Murphy Appointed to Energy and Commerce Committee

Rep. Chris Murphy has been named to the powerful House Energy and Commerce Committee–a spot both Rep. Rosa DeLauro and Rep. John Larson lobbied for him to have. From a press release:

Murphy released the following statement on his selection:

“I am thrilled to have been appointed to a committee that will allow me to play a major role in expanding access to health care, combating global warming, and making our country truly energy independent. In particular, health care reform has always been an issue central to my public service, and this appointment gives me an opportunity to continue the work I started as Chair of the Public Health Committee in Hartford.

“For the first time in over a decade, Connecticut will have a seat on one of the most influential committees in Congress. Under the leadership of Chairman Henry Waxman and President-Elect Obama, the Energy and Commerce Committee will be at the center of the most important policy debates of the next two years. I look forward to being Connecticut’s voice at the table as we construct landmark health care and energy reform legislation.

Murphy will now have the opportunity to have a voice on major health care and economic legislation.

Connecticut is well-represented on major House committees. Rep. Larson sits on Ways and Means, Rep. DeLauro sits on both Appropriations and Budget, and Rep. Courtney sits on Armed Services.

Advertisements

3 responses to “Murphy Appointed to Energy and Commerce Committee

  1. This is pretty major. That committee is going to be front and center on most of the Obama agenda….he played a good hand here.

  2. making our country truly energy independent.

    There’s simply no way that this is going to happen anytime soon. Seriously. I know, lots of Republicans and Democrats alike like to say they’re working for energy independence. But it’s not going to happen soon, if ever.

    Roughly speaking, we produce about 8 million barrels of oil a day and we use about 20 million bpd. That’s a huge gap. Coal is where we get about half of our electrical power from now, but that’s hated by the environmentalists. Nuclear has incredibly long lead times from the planning and permitting process. Wind can generate some electricity, but wind towers face local opposition, and in peak demand periods, wind is often unreliable. Solar isn’t viable for much yet (it’s really only good when it’s inconvenient to tap into a grid). Like it or not, we’re going to be using lots of oil for the foreseeable future, especially for transportation.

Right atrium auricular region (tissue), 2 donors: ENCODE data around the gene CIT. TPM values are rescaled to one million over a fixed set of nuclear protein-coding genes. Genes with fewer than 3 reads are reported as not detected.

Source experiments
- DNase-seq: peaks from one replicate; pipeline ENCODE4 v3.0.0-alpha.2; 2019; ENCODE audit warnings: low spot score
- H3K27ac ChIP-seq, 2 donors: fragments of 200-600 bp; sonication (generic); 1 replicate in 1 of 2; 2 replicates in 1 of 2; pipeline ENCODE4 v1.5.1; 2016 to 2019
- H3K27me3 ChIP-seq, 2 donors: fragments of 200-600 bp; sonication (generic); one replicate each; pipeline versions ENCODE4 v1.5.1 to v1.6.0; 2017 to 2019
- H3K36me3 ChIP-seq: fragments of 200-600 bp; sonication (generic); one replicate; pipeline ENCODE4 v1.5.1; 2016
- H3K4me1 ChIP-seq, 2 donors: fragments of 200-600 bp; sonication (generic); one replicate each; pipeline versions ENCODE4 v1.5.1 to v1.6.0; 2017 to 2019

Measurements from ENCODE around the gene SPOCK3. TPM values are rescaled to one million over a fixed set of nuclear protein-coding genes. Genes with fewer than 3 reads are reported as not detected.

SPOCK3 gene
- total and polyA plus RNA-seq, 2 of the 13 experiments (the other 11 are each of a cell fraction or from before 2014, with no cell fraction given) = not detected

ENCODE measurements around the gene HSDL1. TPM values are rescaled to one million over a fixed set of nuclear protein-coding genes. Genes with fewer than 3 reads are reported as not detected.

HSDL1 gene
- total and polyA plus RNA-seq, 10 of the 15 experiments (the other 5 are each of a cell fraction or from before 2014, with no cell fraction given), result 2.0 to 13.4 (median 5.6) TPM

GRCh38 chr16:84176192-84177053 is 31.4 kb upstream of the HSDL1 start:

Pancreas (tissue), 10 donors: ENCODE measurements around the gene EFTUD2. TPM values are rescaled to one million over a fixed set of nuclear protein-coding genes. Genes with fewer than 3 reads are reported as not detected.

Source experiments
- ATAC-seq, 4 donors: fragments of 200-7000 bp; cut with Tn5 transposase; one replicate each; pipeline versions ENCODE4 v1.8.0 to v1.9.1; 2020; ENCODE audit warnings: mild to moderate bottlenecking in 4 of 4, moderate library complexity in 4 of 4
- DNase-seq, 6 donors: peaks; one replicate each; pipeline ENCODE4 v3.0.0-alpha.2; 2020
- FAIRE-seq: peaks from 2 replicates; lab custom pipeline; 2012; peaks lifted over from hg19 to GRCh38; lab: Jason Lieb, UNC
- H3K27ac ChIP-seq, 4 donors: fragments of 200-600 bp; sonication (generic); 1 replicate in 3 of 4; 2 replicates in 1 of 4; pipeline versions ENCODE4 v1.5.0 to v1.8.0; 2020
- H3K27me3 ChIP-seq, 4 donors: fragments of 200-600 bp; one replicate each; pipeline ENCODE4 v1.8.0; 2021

3. [quote post=”2416″]There’s simply no way that this is going to happen anytime soon. Seriously. I know, lots of Republicans and Democrats alike like to say they’re working for energy independence. But it’s not going to happen soon, if ever.[/quote]

    Whoa there, cool your heels. I don’t think anyone is promising energy independence within one term, any more than Kennedy was promising a man on the moon within two years. Everyone knows your factoids by now — the idea is that it should remain an overriding policy goal, regardless of the price of gas.

Leave a Reply

Fill in your details below or click an icon to log in:

WordPress.com Logo

You are commenting using your WordPress.com account. Log Out / Change )

Twitter picture

You are commenting using your Twitter account. Log Out / Change )

Facebook photo

You are commenting using your Facebook account. Log Out / Change )

Google+ photo

You are commenting using your Google+ account. Log Out / Change )

Connecting to %s